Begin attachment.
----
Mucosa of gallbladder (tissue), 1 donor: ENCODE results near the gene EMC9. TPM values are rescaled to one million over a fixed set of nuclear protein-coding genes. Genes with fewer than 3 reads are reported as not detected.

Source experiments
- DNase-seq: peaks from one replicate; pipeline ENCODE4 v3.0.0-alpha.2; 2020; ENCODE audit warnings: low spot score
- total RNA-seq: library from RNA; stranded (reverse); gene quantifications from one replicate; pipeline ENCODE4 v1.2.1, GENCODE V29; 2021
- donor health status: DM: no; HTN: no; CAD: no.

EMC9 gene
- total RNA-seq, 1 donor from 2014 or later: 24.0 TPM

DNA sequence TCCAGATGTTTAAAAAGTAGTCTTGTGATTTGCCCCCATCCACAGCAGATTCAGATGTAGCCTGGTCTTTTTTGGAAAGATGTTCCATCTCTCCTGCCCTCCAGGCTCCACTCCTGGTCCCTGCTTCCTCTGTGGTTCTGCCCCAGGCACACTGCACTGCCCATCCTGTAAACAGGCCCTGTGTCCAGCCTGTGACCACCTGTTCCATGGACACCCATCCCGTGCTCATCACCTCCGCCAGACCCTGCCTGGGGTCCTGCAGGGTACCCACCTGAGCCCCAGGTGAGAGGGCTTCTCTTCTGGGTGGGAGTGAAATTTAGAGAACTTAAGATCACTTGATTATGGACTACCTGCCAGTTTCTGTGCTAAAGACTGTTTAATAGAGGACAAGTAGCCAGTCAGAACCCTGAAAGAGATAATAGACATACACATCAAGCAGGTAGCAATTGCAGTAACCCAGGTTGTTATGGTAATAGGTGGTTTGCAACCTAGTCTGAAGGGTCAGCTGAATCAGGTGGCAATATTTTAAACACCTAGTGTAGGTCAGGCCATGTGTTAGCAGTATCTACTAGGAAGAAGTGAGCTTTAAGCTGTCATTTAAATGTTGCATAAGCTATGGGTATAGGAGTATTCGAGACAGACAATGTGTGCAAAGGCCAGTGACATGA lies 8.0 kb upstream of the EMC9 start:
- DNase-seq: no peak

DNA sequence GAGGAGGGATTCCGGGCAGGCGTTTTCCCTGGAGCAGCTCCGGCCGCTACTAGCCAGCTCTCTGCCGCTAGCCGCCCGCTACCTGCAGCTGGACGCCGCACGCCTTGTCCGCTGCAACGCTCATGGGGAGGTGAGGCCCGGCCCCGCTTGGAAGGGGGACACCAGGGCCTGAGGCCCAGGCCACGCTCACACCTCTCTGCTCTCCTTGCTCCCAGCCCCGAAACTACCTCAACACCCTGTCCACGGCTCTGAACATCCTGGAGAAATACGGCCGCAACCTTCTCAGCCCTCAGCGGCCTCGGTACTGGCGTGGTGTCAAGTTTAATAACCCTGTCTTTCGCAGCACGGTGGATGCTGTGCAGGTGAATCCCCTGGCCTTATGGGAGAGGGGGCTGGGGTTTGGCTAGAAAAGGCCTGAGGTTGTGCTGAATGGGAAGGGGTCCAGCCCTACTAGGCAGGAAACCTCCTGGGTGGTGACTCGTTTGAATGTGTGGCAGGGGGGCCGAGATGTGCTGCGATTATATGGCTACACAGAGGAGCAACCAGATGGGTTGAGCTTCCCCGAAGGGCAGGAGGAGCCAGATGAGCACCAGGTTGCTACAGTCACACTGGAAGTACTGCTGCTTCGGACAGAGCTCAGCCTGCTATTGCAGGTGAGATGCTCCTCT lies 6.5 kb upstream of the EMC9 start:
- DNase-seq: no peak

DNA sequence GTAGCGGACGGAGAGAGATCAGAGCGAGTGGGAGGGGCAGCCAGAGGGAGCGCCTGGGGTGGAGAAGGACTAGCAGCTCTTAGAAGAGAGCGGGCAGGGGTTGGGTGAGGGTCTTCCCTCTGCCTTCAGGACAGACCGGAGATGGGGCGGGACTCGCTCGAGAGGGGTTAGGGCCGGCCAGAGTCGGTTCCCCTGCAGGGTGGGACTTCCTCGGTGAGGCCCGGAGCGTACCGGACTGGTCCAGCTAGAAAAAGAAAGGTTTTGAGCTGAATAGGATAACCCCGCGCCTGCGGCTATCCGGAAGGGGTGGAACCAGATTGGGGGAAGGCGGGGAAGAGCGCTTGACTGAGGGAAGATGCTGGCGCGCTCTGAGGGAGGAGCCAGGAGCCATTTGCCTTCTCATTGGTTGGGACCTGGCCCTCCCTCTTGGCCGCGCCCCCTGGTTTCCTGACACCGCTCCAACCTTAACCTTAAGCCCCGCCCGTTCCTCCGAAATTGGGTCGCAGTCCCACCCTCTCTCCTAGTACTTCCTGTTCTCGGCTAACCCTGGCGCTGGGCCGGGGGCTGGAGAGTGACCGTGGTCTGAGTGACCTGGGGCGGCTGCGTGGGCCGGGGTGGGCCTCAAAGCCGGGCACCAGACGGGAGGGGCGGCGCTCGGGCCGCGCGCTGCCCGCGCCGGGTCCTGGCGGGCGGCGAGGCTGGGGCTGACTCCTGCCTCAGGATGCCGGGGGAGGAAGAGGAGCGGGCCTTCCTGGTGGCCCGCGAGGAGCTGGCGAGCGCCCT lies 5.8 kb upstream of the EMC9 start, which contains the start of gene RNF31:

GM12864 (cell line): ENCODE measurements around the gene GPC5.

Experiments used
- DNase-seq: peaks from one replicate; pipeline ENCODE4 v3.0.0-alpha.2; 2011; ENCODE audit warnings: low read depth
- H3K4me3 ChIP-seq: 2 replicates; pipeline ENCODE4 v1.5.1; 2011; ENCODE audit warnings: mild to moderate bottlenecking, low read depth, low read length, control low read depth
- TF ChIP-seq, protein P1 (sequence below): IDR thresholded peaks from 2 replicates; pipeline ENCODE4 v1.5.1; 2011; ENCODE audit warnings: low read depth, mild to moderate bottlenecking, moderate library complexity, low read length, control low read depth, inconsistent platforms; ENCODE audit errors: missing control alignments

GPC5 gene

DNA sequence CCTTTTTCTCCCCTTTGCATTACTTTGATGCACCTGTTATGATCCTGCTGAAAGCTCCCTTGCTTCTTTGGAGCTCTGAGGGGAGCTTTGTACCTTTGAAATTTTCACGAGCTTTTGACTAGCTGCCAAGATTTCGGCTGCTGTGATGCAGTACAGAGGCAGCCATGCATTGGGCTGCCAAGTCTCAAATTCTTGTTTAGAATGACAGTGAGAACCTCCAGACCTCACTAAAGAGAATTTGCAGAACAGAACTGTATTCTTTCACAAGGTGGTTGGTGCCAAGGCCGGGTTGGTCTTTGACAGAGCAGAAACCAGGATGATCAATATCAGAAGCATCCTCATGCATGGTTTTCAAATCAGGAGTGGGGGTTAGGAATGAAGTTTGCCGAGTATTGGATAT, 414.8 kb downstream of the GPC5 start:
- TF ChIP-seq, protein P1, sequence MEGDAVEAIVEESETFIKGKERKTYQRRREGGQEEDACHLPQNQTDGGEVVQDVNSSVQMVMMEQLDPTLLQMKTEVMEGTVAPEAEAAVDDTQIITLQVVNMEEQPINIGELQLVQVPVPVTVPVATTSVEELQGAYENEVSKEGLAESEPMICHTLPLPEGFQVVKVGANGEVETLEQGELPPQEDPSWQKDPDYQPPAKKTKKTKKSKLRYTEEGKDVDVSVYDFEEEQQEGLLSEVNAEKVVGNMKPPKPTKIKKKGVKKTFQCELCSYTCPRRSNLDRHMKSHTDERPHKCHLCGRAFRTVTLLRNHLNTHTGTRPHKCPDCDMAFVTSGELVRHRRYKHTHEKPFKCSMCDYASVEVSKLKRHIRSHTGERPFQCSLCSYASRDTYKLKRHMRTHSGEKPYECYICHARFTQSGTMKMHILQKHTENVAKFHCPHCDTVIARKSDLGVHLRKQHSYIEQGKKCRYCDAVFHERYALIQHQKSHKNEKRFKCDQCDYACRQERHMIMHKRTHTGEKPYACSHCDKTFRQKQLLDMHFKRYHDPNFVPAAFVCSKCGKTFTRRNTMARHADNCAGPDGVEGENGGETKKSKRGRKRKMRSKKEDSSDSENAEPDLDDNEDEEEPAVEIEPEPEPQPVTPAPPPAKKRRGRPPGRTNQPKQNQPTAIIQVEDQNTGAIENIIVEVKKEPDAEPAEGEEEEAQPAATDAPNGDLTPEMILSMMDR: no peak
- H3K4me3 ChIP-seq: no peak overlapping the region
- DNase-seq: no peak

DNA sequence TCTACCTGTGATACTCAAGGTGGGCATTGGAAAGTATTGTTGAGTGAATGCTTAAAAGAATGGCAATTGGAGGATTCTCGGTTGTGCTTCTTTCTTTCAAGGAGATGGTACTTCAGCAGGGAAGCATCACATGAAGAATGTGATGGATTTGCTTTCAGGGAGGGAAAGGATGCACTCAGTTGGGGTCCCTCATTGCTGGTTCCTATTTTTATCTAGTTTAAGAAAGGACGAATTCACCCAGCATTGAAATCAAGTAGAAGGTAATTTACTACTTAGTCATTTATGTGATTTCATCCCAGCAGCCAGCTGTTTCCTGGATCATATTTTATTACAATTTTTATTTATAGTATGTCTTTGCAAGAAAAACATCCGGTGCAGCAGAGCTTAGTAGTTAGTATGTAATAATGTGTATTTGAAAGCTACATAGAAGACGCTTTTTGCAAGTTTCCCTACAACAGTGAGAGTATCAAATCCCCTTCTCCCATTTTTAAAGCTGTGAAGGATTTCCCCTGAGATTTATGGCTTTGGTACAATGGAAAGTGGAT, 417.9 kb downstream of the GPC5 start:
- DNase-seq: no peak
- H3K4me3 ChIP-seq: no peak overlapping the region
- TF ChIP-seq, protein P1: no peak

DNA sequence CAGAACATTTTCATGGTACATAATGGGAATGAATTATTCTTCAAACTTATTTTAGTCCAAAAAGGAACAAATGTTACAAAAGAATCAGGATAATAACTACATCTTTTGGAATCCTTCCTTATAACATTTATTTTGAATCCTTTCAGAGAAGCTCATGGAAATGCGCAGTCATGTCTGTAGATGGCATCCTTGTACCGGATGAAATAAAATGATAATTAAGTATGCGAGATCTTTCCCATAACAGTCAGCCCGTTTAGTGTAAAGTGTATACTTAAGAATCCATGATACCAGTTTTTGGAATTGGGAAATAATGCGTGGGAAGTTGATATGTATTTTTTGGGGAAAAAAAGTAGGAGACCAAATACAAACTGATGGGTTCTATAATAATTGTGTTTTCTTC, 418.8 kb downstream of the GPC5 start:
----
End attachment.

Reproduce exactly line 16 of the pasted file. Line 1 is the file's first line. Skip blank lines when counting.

- H3K4me3 ChIP-seq: 2 replicates; pipeline ENCODE4 v1.5.1; 2011; ENCODE audit warnings: mild to moderate bottlenecking, low read depth, low read length, control low read depth